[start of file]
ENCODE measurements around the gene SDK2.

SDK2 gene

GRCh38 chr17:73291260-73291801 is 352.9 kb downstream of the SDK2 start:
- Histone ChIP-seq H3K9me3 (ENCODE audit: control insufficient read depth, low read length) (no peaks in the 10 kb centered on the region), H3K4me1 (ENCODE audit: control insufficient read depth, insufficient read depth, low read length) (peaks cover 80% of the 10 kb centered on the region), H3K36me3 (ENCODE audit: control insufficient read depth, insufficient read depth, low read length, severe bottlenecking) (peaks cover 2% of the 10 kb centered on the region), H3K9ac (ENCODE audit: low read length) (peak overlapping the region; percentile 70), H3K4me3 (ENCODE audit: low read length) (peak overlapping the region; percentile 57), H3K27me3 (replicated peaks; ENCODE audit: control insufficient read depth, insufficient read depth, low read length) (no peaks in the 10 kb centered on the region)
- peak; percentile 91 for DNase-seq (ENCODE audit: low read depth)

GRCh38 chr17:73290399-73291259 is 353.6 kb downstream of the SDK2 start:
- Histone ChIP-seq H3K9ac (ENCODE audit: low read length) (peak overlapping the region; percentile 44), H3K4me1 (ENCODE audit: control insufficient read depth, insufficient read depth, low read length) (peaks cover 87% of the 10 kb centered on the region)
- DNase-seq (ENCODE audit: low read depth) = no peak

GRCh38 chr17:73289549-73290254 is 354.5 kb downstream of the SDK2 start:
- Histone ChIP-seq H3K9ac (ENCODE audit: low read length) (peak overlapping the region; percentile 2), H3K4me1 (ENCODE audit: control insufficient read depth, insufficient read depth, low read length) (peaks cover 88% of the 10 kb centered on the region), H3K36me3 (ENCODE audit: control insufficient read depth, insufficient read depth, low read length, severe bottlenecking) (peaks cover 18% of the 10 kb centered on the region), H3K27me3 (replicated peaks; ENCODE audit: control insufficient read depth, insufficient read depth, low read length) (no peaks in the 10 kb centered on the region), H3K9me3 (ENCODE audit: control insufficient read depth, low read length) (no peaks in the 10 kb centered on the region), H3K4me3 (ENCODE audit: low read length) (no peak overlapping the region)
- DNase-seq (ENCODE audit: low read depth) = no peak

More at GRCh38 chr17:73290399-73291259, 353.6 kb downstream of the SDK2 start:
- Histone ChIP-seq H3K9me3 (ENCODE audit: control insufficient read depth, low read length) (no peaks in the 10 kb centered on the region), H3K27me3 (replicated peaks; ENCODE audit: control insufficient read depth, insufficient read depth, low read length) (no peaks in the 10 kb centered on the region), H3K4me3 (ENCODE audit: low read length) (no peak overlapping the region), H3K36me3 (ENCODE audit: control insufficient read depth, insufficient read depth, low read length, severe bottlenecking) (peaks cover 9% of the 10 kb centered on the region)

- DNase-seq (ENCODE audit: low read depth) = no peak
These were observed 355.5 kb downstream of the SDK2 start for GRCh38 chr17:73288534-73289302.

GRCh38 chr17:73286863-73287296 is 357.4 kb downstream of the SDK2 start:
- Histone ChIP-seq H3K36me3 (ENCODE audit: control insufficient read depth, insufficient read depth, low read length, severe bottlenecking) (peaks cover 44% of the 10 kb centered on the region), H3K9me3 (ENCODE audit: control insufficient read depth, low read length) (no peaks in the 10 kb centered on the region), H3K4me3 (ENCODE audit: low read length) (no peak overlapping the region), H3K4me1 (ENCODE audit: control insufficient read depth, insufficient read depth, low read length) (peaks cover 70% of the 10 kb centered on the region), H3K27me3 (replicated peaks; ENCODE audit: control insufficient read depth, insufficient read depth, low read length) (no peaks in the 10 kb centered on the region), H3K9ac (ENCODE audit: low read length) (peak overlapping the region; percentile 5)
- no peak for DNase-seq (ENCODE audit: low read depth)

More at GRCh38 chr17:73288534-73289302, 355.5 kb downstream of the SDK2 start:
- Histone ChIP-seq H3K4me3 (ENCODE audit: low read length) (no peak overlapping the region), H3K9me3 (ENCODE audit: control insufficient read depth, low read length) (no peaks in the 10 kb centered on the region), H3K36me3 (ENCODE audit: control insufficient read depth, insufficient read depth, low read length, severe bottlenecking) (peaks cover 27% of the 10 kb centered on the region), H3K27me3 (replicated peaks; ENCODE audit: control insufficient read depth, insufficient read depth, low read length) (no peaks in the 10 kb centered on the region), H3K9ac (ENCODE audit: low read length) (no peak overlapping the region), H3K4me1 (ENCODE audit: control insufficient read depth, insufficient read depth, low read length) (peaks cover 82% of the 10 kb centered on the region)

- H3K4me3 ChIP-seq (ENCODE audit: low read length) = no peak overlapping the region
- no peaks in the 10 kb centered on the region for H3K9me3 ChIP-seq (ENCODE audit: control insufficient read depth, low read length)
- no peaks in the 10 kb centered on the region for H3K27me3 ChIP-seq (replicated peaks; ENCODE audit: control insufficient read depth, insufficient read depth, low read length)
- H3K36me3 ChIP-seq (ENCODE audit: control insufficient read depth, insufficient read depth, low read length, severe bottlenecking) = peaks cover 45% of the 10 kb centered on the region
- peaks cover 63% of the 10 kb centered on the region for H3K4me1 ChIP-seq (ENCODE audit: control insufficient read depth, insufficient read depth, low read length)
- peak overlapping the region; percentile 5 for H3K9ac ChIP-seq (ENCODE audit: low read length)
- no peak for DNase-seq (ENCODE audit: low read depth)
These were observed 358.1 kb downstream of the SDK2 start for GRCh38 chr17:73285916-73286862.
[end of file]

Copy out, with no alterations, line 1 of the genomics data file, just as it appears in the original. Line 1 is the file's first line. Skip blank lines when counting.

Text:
ENCODE measurements around the gene SDK2.